With strong encouragement from Texas Gov. Greg Abbott, local governments across the state are postponing May elections due to the public health emergency created by the coronavirus.
This week, McKinney joined other cities heeding the governor’s advice.
On Tuesday, McKinney council members voted to postpone, until November 3, the lone election on the city’s May 2 ballot: a special election to recall District 1 Council Member La’Shadion Shemwell.
The city was required to order the election after more than 3,000 voters signed a petition to recall Shemwell, an outspoken Black Lives Matter activist. Residents who initiated the recall said Shemwell’s false claims of institutional racism within McKinney hurt the entire city.
Shemwell filed a voting rights lawsuit against the city in January, hoping to block the election.
His complaint challenged the legality of certain recall provisions in the city charter, approved by voters last May, that lowered the number of signatures required on recall petitions and clarified that all recall elections are citywide. Shemwell was elected by voters in his district and says only they should be able to remove him.
But Shemwell quietly dropped his lawsuit two weeks ago, also citing concern about the coronavirus.
He and the city have not “worked it out,” he said last week on Facebook. “But more importantly I need my total focus to be on saving as many lives as possible during this pandemic.”
His attorney filed a notice of voluntary dismissal on March 13—the same day the city asked a judge to accept its statement of facts in the case, because Shemwell had failed to respond to requests for information.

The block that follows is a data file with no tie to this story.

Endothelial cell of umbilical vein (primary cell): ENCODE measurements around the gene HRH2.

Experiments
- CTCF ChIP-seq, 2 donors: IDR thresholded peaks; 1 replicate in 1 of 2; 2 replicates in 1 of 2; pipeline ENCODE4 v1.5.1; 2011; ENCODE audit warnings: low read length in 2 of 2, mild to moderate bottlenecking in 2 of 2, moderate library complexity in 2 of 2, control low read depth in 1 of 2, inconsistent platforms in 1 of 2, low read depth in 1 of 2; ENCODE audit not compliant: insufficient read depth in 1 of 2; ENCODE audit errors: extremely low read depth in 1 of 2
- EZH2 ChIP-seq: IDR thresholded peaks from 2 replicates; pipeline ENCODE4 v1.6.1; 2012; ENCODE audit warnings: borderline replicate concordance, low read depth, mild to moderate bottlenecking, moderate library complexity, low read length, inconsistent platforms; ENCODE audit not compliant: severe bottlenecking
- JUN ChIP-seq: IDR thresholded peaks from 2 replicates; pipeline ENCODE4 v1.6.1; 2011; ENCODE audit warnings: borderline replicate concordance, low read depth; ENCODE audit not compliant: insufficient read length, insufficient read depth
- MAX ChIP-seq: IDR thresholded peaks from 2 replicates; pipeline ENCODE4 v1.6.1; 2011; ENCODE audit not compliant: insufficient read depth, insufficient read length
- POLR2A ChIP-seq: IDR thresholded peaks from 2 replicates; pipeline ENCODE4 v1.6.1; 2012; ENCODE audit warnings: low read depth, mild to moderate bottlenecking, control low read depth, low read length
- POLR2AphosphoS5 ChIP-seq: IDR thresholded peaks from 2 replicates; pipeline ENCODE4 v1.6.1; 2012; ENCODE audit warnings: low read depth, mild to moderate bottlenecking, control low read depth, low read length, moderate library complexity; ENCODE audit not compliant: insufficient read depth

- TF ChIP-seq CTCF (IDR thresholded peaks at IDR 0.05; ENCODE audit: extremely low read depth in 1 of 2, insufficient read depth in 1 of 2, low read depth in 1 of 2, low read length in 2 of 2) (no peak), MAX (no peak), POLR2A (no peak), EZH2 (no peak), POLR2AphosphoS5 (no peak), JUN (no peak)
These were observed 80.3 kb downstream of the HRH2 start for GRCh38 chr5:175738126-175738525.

Shemwell could refile his complaint at a later date.
The recall was the only item on the city’s May 2020 ballot. McKinney elects council members in May of odd-numbered years.
City and school officials in Allen also voted this week to postpone their May elections until November. Other cities and school districts are also expected to follow the governor’s advice.
Earlier this month, Abbott issued a waiver allowing local governments to move elections scheduled for May 2 to the November 3 general election date due the coronavirus pandemic.
“I strongly encourage local election officials to take advantage of these waivers and postpone their elections until November,” said Abbott.
Voters should contact their city council and school board for specific information about their local elections.